The New Hampshire Public Utilities Commission is moving forward with a study of local renewable energy generation. It could help clarify cost issues that have been a sticking point in the state legislature.
The study focuses on net metering, which allows energy customers to generate their own power – using technologies like solar or hydro – and sell it back to the grid. It can save money for consumers, but it saps revenue from electric utilities.
Supporters have tried and failed for two years now to pass a bill that would expand net metering for large customers, like towns and businesses.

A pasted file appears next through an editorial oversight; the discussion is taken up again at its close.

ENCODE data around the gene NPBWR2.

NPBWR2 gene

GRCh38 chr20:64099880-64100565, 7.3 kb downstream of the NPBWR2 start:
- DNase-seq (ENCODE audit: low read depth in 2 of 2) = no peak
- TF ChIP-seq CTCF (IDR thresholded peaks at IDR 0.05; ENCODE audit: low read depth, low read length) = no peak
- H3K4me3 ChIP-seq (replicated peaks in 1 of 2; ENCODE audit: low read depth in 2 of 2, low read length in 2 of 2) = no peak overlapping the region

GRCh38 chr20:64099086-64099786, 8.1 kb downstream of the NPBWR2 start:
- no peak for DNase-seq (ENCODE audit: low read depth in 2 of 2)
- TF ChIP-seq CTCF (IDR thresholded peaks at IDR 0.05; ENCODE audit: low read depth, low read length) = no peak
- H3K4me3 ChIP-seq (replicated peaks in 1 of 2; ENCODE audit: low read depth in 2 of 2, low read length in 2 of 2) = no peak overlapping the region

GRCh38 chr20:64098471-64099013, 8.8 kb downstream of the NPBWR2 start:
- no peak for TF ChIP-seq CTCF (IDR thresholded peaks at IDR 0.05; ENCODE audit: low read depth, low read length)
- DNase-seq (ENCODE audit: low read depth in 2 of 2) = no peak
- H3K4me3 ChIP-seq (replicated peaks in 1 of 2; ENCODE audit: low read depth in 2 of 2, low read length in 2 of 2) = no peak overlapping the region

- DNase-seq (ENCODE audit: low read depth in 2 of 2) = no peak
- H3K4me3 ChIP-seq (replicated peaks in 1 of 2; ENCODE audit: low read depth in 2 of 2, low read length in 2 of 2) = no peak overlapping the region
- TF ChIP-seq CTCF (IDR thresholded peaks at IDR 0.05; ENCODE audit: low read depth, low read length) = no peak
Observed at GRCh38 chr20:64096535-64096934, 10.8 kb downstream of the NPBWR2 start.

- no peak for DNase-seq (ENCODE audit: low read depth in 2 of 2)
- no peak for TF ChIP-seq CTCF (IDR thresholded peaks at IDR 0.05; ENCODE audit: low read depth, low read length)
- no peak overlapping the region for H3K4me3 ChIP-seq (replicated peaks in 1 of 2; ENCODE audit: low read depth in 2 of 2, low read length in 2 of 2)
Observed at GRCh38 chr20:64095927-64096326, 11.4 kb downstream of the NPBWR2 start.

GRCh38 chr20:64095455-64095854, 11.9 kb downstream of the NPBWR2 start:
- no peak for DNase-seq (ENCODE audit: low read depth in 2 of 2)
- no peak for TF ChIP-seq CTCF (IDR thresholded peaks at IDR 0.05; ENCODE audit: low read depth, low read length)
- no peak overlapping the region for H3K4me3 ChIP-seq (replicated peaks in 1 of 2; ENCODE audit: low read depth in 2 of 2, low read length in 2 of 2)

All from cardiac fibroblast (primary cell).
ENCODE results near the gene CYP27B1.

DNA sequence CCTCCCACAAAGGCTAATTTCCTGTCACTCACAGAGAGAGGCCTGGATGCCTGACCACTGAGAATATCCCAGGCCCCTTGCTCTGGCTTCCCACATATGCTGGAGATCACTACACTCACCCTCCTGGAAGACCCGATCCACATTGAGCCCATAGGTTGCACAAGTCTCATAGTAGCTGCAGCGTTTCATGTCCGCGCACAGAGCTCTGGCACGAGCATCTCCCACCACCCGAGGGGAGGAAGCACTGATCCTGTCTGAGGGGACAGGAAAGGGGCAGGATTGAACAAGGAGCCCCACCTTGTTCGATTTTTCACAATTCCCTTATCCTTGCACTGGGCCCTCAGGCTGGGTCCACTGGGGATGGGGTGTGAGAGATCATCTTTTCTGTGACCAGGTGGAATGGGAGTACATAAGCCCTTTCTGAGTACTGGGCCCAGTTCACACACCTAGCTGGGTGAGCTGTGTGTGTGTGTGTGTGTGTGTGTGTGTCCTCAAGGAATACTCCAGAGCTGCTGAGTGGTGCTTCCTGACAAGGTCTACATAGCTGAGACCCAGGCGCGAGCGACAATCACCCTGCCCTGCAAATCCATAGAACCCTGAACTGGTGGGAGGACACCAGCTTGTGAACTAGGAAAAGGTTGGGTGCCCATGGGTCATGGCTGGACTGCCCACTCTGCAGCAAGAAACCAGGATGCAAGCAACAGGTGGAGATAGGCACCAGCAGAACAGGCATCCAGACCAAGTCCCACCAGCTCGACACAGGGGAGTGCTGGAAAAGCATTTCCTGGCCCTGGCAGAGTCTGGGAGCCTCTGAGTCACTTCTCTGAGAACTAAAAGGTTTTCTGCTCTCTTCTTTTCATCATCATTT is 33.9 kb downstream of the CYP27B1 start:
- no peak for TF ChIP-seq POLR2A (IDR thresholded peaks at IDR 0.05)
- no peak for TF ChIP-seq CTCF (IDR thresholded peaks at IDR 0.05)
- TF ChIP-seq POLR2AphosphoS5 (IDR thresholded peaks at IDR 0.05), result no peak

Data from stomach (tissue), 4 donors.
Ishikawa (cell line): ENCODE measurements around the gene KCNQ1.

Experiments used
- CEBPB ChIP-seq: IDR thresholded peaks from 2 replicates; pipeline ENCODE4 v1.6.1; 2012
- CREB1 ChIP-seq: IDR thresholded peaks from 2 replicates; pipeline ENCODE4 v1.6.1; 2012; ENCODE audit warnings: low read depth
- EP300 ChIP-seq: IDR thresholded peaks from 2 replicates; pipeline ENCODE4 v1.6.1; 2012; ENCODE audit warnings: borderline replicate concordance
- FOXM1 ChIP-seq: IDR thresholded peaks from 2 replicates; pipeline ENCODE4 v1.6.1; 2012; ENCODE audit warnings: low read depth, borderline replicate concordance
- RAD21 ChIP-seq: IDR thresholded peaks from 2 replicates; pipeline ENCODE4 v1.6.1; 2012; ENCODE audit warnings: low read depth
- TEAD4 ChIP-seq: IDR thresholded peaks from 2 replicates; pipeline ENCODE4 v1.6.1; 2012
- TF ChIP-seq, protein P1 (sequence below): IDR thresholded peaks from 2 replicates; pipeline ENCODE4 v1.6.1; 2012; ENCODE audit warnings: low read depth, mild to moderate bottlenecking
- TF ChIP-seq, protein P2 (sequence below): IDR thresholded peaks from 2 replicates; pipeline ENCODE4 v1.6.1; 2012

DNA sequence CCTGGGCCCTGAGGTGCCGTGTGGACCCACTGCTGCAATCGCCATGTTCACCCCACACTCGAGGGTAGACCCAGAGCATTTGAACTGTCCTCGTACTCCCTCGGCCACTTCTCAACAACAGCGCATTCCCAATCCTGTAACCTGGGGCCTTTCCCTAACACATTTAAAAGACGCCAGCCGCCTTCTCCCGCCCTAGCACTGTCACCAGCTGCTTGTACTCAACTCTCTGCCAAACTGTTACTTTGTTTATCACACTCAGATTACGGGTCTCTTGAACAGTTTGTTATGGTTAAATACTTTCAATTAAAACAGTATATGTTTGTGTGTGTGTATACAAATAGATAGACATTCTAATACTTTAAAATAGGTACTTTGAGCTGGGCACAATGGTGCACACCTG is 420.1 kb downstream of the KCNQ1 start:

Opponents, including the governor, argue this would pass on costs to other energy users, especially residents. The PUC says they don’t have enough data to know if that would happen.
The PUC has now received $400,000 from the Governor and Executive Council to get more of that data from utilities and analyze it.
The Business and Industry Association, which has been critical of net metering expansion plans in the past, says it supports the study. Results are due out by next summer.
This story has been updated to clarify the headline and past BIA stances on net metering.